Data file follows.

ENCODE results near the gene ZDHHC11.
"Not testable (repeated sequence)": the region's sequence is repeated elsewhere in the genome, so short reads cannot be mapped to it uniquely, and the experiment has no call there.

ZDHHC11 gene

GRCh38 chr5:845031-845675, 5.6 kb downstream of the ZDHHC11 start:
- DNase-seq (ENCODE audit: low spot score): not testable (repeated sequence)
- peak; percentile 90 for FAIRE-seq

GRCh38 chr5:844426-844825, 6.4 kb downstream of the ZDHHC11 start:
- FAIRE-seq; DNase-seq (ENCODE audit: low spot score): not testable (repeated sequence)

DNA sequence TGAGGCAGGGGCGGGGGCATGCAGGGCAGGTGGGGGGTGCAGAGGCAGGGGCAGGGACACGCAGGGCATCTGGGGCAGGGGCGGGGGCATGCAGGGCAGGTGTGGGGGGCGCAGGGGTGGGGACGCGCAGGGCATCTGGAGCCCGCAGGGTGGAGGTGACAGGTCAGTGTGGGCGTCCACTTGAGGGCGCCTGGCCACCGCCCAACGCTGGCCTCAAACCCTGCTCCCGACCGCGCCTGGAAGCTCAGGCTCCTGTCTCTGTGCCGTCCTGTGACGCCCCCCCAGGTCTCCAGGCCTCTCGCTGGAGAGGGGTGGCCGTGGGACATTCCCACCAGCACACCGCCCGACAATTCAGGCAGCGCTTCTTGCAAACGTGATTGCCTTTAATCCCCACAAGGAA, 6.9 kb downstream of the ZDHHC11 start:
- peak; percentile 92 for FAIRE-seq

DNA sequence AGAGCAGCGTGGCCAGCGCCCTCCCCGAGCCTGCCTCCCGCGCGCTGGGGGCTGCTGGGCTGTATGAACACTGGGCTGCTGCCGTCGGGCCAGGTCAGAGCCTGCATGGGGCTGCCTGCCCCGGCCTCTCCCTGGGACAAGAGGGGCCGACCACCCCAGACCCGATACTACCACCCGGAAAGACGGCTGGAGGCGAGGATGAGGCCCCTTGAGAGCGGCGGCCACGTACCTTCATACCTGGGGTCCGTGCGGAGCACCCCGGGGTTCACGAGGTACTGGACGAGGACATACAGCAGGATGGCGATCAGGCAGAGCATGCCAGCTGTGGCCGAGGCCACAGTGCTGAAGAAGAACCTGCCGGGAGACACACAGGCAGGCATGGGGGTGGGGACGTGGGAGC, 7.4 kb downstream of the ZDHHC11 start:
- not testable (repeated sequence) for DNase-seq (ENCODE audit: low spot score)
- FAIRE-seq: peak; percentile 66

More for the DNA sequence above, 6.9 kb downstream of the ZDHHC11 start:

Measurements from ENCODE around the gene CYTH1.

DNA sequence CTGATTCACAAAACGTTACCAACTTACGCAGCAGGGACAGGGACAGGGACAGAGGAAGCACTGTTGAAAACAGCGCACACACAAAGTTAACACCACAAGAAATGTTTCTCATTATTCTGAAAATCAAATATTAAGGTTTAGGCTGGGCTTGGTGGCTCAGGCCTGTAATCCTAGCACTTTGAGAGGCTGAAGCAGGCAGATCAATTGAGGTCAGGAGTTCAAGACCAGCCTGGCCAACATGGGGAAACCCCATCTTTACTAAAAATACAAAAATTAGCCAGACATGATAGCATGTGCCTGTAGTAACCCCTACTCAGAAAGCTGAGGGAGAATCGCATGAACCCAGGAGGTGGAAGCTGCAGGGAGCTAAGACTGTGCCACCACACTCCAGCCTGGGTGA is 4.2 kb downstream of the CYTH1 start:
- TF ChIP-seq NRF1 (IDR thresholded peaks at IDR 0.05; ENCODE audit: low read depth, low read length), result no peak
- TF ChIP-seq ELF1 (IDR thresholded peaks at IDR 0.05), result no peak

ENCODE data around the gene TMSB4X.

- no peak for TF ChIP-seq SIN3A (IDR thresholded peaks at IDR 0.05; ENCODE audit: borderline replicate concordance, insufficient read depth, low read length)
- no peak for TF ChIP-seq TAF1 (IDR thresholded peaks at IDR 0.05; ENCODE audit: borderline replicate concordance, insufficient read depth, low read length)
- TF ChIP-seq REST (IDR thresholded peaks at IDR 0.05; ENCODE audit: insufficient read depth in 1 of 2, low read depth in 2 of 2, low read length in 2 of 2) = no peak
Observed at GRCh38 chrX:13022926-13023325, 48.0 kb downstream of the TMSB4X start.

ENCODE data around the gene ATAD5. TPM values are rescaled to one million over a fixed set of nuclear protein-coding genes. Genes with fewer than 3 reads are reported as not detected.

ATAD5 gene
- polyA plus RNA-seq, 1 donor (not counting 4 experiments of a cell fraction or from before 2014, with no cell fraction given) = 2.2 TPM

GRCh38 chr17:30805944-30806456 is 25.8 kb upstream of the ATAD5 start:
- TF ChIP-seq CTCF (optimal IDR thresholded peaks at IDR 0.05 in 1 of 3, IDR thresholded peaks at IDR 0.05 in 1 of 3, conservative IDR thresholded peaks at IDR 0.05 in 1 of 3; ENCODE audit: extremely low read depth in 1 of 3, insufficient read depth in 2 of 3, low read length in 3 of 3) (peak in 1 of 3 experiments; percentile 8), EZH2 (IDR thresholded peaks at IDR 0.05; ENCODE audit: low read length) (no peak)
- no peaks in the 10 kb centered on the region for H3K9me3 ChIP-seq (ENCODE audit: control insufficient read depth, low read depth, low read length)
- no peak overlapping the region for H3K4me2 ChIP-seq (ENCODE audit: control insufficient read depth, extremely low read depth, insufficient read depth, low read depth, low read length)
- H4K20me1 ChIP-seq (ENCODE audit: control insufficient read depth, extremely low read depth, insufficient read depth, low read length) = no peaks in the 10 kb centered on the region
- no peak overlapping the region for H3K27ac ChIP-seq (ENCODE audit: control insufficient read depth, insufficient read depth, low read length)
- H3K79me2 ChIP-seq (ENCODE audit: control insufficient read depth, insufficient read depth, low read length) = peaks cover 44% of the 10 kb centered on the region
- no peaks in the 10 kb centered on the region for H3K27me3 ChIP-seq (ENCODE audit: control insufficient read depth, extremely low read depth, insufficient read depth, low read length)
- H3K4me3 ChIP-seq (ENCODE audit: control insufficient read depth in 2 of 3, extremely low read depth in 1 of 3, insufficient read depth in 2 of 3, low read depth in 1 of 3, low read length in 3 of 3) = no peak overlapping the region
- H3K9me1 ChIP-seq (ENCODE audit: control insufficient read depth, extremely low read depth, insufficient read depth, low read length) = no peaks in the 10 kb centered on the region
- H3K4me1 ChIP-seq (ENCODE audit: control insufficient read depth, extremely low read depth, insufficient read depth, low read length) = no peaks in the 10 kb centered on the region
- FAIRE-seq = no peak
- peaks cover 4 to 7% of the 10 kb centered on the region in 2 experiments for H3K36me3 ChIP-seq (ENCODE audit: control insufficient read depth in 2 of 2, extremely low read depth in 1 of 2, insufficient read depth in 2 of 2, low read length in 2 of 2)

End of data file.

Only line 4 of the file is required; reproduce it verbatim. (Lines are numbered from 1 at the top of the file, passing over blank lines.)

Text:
GRCh38 chr5:845031-845675, 5.6 kb downstream of the ZDHHC11 start: